Mate surrenders license after Intracoastal Waterway bridge strike


Failure to account for bank effect likely caused a bridge strike last year in the Intracoastal Waterway off Chesapeake, Va., according to the National Transportation Safety Board, which also cited the mate’s lack of experience navigating through tight waterways.

Authorities also found evidence the mate falsified sea time needed to upgrade his license, the NTSB said in its report. The mate surrendered his license in May 2016 rather than face a hearing into the incident and licensing inconsistencies.

The accident happened on March 1, 2016, as the 800-hp Kodiak pushed the empty barge SJ-199 north in the North Landing River. The mate was at the controls at the time. The barge’s port corner rake struck the fender system protecting the North Landing Bridge at about 0322. Damage to the structure and barge was estimated at $275,000.

“With little or no experience navigating on narrow waterways or pushing a barge, the mate lost control of his vessel as he steered the tow through the bends,” the NTSB report said. “He probably was unaware that he needed to compensate for sliding across the river as he made his turns as well as compensating for the bank effect.”

Kodiak departed Edenton, N.C., for Baltimore the day before the incident with four crew. The route included several narrow inland waterways. The mate relieved the captain at midnight on March 1, marking his time in charge of a tugboat watch. The voyage also was his first through the ICW.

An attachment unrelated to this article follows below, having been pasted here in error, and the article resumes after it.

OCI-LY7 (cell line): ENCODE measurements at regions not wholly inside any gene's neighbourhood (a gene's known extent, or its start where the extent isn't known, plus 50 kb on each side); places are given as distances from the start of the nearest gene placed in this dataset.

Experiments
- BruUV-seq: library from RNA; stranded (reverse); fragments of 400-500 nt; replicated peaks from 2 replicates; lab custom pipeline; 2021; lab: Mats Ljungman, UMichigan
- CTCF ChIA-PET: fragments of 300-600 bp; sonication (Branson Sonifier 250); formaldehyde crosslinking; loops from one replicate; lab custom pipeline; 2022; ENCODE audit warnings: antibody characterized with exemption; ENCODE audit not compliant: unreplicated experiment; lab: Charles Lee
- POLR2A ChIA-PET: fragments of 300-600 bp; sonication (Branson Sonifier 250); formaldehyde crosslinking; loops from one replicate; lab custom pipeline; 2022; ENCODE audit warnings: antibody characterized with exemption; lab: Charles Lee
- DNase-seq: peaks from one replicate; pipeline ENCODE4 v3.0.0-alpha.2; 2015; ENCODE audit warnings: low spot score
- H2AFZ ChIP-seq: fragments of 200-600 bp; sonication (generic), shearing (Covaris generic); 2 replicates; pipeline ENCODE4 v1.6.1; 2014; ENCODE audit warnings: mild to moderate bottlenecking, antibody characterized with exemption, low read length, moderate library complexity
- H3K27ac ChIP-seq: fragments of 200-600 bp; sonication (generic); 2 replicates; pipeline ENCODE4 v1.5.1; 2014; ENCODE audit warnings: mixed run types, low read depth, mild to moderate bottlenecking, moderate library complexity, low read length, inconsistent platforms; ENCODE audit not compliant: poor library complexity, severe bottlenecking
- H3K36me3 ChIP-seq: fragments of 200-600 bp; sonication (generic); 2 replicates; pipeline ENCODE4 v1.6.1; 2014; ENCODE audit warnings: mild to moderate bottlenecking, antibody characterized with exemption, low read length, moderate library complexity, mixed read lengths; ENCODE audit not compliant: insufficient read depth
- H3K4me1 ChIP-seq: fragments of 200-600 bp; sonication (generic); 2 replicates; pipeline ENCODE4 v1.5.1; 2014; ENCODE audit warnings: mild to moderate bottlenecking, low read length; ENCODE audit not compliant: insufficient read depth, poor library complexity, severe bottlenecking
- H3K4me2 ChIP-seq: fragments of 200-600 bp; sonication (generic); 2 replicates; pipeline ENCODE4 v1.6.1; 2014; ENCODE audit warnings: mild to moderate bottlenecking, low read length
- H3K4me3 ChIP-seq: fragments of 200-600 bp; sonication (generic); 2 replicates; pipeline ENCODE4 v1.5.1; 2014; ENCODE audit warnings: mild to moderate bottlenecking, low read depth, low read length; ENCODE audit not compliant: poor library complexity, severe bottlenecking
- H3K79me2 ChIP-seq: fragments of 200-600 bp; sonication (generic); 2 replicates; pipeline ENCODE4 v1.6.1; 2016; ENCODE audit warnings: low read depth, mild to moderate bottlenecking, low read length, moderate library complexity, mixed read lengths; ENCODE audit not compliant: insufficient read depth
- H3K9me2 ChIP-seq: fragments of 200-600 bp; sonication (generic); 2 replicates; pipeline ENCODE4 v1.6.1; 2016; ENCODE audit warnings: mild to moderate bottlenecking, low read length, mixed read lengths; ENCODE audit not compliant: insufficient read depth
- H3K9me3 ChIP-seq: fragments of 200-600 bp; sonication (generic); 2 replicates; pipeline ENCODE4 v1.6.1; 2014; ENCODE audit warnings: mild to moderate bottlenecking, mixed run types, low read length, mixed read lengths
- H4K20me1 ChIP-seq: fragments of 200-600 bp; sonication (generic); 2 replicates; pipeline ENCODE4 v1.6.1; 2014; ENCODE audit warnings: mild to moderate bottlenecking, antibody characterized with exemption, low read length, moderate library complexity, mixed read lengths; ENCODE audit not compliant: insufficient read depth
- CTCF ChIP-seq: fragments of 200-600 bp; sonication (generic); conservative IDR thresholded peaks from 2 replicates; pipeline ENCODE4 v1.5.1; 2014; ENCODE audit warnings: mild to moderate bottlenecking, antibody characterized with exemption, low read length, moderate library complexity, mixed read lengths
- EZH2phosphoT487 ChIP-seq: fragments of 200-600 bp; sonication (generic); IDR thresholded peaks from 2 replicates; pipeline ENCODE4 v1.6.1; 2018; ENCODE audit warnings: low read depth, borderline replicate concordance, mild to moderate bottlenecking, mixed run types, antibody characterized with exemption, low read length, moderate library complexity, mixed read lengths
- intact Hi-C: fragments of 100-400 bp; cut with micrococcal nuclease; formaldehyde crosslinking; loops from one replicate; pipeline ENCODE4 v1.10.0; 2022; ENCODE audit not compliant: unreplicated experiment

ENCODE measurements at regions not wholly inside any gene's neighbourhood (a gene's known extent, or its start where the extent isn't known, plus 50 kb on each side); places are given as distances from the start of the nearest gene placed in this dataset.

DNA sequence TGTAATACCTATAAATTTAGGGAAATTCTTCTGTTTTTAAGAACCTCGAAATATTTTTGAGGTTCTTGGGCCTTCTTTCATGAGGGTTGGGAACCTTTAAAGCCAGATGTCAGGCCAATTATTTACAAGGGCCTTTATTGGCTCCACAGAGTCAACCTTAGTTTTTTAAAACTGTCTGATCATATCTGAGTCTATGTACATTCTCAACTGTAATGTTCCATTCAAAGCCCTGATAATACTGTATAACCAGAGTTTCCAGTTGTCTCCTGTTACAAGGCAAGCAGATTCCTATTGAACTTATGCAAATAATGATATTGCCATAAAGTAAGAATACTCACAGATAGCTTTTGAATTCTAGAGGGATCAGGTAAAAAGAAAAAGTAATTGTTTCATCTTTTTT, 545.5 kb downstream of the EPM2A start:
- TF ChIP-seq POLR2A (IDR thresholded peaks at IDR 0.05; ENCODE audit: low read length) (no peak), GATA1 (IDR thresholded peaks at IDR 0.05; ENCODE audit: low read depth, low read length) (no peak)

Roughly 1.6 miles from the bridge, the North Landing River bends 72 degrees to the west, then straightens before bending 15 degrees to the north. As the vessels approached the span, the tow hit a mooring dolphin along the NuStar Energy terminal dock.

The impact with the North Landing Bridge breached barge SJ-199’s portside rake.

Courtesy NTSB

From that point, the vessels had 750 yards to line up for the opened swing bridge, and the mate placed the tug’s engines in neutral to reduce speed. The vessels were traveling at about 1.5 knots when the barge hit the left bridge fender, the report said. The impact caused a breach on the port-side rake above the waterline.

The impact woke the captain, who returned to the wheelhouse. With a lookout stationed at the barge’s bow, the mate steered the tow through the bridge.

The mate at the controls of Kodiak earned his deck officer-mate credential in March 2015 for towing vessels in near-coastal waters. However, the Coast Guard found evidence after the accident that he had exaggerated his sea time.

“He had met his 18-month sea service time on board towing vessels to qualify as an apprentice mate,” the report said. “However, as an apprentice mate he falsified 56 12-hour days (84 eight-hour days) of the required 360 eight-hour days the Coast Guard required to upgrade his license.”

Intracoastal Marine, which operates Kodiak, hired the mate two months before the accident. Federal investigators said the company was unaware the mate had not been serving on board vessels since October 2014. When applying for the job, the mate reportedly said he served in that position through April 2015. Intracoastal declined to comment.

Although the mate’s Towing Officers’ Assessment Record (TOAR): Near Coastal/Oceans submission met existing standards at the time, it did not gauge his ability to handle tows in tight waterways, the report said. Following the accident, the Coast Guard revised those credentialing guidelines to include steering through a bridge.

The NTSB did not identify the mate, and the Coast Guard did not respond to a Freedom of Information Act request with that information by press time.

By Professional Mariner Staff